Daiwa Securities analysts upgraded their outlook on Tesla stock, citing increases in oil prices and Tesla’s upcoming expansions in production capacity.
Daiwa analyst Jairam Nathan especially cited the near completion of Gigafactory Berlin, which is simply awaiting regulatory approval to finalize construction and begin production for the European market. He also said that Tesla’s ability to manage supply chain issues like the ongoing semiconductor chip shortage was a factor.
Tesla has previously floated the possibility of taking extra steps to secure a reliable supply of semiconductor chips. Its Model 3 also earned the top “American Made” rating from Cars.com for the company’s insistence on manufacturing many parts at facilities close to its existing vehicle assembly factories and sourcing metals from countries with strong environmental regulations like the United States.
Nathan upgraded Tesla stock (NASDAQ:TSLA) from “Neutral” to “Outperform,” setting a price target of $900. On January 25, TSLA traded at $801.83
Most Tesla vehicles for the European market are currently manufactured at Gigafactory Shanghai. Tesla has occasionally expressed frustration with the slow regulatory process because Gigafactory Berlin is likely to be a major factor in breaking its reliance on China.
The Chinese government has occasionally taken an unfriendly stance toward some of Tesla’s technology, especially its vehicles’ onboard cameras, which it claimed could be used for espionage by capturing video footage of sensitive activities at government facilities. Tesla denies that its cameras are active in China but built a datacenter in China anyway.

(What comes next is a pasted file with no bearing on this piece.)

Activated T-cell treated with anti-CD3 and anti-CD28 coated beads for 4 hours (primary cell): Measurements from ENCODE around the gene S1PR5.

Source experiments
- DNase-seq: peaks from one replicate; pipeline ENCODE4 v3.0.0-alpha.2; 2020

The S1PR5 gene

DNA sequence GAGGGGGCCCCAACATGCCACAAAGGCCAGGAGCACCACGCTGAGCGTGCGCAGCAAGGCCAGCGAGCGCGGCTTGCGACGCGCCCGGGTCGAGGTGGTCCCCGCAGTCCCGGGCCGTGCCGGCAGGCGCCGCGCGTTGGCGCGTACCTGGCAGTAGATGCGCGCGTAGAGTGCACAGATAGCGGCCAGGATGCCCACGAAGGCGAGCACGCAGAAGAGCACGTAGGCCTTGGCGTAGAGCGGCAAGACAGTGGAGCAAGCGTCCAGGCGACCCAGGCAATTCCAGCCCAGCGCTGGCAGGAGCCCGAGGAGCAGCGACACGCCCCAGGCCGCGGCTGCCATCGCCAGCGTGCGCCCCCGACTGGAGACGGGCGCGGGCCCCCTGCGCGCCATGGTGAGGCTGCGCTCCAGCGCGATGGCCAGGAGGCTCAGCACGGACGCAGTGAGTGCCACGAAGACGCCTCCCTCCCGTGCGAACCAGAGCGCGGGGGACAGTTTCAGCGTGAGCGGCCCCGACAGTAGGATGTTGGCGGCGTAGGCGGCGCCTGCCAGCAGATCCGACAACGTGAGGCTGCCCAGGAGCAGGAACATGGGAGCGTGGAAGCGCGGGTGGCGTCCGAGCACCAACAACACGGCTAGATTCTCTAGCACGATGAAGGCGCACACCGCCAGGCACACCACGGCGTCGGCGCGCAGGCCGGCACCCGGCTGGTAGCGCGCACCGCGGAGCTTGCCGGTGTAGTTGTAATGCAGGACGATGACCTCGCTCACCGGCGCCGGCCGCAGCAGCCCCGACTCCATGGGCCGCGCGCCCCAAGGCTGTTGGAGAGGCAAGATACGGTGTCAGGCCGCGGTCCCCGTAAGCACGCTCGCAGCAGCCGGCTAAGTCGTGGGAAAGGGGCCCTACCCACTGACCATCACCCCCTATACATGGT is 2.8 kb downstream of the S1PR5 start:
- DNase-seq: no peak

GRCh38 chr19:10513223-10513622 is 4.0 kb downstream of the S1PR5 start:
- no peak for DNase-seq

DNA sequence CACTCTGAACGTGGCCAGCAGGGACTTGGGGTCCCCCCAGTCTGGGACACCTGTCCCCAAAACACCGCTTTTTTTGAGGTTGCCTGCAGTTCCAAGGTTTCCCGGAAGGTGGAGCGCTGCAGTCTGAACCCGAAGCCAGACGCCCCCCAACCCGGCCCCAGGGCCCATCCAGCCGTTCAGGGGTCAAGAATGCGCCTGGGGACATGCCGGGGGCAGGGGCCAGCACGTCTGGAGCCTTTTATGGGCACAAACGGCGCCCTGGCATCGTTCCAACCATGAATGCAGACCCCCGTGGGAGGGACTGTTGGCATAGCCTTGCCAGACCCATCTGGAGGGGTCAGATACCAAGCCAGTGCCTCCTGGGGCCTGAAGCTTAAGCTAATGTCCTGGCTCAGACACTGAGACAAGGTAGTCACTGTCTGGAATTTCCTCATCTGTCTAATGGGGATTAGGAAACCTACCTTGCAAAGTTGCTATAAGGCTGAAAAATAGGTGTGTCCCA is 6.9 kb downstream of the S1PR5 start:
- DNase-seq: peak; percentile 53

Demand for electric vehicles is expected to continue its growth. Nathan based his analysis on Tesla being the “best positioned” to meet that demand.
Tesla was an early mover in the EV space and is credited with getting the automotive industry in general to take EVs seriously. It was the first to produce dedicated charging stations for its EVs, which it said will become available to owners of EVs made by other automakers through a special adapter. It continued to set records for quarterly deliveries with more than 300,000 vehicles delivered in Q4 2021.
The price of oil topped $100 a barrel on February 24, likely driven by worldwide events like Russia’s invasion of Ukraine. Russia is a major oil exporter. Increased demand for oil as some countries and regions drop COVID-related restrictions is also a likely factor in the price increase.
Besides the expected organic growth in demand for EVs, some countries and regions like the UK and the U.S. State of California legally require that automakers phase out the sale of new gas-powered vehicles by the 2030s. Analysts say one challenge is that the UK alone will need millions of EV chargers to manage the transition.
Oxford is doing its share with the development of the Oxford Superhub, which it bills as “Europe’s most powerful EV charging hub.” Tesla has also worked with companies like Fastned to install Superchargers at charging stations in Europe and registered a trademark for a restaurant that may open at Supercharger stations in the future.
Some EV manufacturers may be more ready for the UK’s and California’s required transition to EVs than others. Although GM said it would invest heavily in increasing its capacity to manufacture EVs, it sold only 26 electric vehicles in all of 2021.